When it comes to putting understanding and empathy into practice, a great way to start is by asking people how they’re doing—and then actually listening. Doing so can help you better understand more specific steps you can take to support your team members or colleagues with caregiving responsibilities, whether that’s continuing to check in with them, making sure you’re scheduling work and meetings in line with their availability or helping offload some of their responsibilities temporarily while they find new ways to work that accommodate their situation.

2. Manage parents and caregivers with fairness and compassion.

Data from the survey made it clear that women who were able to continue working full time had understanding, flexible and empathetic managers who consistently asked what they could do to offer them support:

  • 87% of respondents still working full time said their manager has been patient while they work to balance work and home life
  • 86% of respondents still working full time said their manager has been sympathetic to the realities and challenges the pandemic brought upon employees
  • 72% of respondents still working full time said they have been provided with flexibility in terms of their work schedule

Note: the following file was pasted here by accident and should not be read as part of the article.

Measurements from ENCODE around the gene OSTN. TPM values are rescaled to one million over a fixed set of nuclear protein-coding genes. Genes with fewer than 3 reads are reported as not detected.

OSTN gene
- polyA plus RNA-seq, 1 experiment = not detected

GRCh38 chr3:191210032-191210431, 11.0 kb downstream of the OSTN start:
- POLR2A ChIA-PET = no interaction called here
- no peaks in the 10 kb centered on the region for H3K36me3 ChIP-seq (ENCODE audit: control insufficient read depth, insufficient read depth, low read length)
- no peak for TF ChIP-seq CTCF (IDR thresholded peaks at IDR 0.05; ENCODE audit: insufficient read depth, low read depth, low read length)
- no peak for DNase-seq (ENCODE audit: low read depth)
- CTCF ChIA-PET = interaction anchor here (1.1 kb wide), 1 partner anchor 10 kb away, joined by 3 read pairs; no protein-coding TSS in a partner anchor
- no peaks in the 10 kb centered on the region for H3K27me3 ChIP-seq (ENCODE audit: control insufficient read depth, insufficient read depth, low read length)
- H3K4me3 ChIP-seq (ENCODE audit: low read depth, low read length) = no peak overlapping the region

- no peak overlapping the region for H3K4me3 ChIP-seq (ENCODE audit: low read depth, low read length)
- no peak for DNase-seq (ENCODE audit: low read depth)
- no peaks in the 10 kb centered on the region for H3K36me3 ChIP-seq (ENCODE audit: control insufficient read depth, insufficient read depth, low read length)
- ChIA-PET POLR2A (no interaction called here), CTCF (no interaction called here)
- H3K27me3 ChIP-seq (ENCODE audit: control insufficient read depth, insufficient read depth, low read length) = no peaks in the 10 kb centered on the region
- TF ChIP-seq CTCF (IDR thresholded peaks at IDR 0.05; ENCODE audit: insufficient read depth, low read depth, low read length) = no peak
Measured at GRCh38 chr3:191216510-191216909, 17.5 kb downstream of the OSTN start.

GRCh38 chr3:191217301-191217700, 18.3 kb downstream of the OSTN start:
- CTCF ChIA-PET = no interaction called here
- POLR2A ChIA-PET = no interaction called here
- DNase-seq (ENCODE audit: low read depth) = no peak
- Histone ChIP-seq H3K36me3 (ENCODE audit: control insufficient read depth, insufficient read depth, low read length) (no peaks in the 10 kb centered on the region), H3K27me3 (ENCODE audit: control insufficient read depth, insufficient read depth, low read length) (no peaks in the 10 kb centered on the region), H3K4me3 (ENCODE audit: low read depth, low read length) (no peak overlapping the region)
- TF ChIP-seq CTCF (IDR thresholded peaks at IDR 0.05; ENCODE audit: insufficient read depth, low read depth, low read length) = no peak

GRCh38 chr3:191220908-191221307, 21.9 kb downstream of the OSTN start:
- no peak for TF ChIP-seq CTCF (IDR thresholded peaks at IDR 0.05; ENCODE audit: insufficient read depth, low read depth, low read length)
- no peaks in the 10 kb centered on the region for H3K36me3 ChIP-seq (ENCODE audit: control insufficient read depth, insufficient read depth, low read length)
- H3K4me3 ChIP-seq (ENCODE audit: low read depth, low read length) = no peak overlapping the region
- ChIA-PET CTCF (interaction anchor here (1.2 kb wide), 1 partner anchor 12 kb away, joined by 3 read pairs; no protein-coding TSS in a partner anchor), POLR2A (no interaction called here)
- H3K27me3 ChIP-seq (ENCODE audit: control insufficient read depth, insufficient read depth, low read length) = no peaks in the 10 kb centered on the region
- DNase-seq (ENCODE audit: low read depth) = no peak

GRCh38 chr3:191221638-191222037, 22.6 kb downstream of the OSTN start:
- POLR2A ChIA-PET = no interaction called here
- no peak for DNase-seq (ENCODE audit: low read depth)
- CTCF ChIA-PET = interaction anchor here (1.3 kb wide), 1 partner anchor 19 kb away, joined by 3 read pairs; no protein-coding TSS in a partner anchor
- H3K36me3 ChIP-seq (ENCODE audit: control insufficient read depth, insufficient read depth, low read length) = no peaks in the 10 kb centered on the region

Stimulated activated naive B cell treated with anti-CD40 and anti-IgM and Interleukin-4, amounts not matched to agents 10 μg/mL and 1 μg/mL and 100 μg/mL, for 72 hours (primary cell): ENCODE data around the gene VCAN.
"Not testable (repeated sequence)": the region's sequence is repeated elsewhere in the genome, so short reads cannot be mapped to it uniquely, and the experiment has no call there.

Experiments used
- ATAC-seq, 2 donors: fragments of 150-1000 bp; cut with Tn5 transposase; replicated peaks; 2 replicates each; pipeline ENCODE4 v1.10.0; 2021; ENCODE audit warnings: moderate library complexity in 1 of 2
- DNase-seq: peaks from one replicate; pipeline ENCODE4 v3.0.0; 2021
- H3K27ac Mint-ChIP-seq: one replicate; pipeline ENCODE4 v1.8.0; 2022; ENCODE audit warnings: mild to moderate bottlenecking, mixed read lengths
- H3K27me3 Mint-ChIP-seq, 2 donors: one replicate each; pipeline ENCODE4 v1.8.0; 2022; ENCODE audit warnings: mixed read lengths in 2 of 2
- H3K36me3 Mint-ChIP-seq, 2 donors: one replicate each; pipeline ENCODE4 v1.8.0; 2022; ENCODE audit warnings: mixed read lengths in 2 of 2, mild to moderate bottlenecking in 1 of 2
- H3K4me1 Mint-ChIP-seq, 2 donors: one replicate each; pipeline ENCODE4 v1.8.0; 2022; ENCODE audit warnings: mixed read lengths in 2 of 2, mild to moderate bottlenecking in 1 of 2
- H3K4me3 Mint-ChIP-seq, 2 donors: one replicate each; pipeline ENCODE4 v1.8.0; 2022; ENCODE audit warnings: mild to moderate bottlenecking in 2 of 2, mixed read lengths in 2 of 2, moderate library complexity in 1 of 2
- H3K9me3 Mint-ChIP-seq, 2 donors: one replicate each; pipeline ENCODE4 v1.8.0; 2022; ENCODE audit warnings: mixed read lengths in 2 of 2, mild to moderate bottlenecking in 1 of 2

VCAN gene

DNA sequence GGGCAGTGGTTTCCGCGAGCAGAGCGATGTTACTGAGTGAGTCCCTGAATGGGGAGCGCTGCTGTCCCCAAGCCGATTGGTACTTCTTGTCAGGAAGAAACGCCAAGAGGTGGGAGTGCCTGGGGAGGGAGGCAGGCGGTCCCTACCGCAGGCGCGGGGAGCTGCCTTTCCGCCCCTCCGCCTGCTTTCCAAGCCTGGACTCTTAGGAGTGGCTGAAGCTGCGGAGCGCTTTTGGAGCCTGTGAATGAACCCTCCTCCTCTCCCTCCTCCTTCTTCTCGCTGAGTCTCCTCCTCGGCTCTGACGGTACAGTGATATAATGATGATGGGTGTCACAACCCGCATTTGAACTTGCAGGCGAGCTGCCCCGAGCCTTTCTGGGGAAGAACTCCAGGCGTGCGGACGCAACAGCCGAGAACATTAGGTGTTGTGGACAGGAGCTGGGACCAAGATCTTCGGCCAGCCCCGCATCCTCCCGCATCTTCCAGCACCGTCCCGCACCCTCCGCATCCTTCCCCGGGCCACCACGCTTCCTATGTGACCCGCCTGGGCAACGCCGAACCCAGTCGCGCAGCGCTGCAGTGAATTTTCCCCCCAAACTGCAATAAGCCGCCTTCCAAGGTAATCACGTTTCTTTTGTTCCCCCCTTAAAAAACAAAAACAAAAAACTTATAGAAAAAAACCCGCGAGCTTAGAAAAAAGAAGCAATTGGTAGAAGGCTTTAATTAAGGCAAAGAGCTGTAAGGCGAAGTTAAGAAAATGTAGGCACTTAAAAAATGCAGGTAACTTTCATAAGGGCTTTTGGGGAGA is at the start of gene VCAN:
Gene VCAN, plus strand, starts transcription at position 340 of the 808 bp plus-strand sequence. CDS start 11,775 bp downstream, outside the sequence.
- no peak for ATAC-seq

Checking in with your reports consistently to understand specific ways you can help them achieve their best work life while attending to responsibilities at home is crucial to retaining and motivating parents and caregivers.

Some other ways to manage parents and caregivers through a lens of allyship includes:

Hiring and promoting parents and caregivers. Representation matters, and when women and moms are in positions of leadership, they can advocate to ensure a company’s culture, benefits, and policies are more inclusive.

Advocating for equal pay. It's critical to ensure parents and caregivers are paid fairly for their work. Because overall mothers are paid less than fathers, being an advocate for equitable compensation during review cycles and promotion periods is a great way to practice allyship both for your team and for the larger community.

This is especially important for mothers and caregivers of color. According to the National Women’s Law Center, the wage gap is even wider for many mothers of color: “Asian American and Pacific Islander (AAPI) mothers are paid 89 cents for every dollar paid to white, non-Hispanic fathers, white, non-Hispanic mothers are paid 69 cents; Black mothers are paid 50 cents; Native American mothers are paid 47 cents; and Latina mothers are paid just 45 cents.”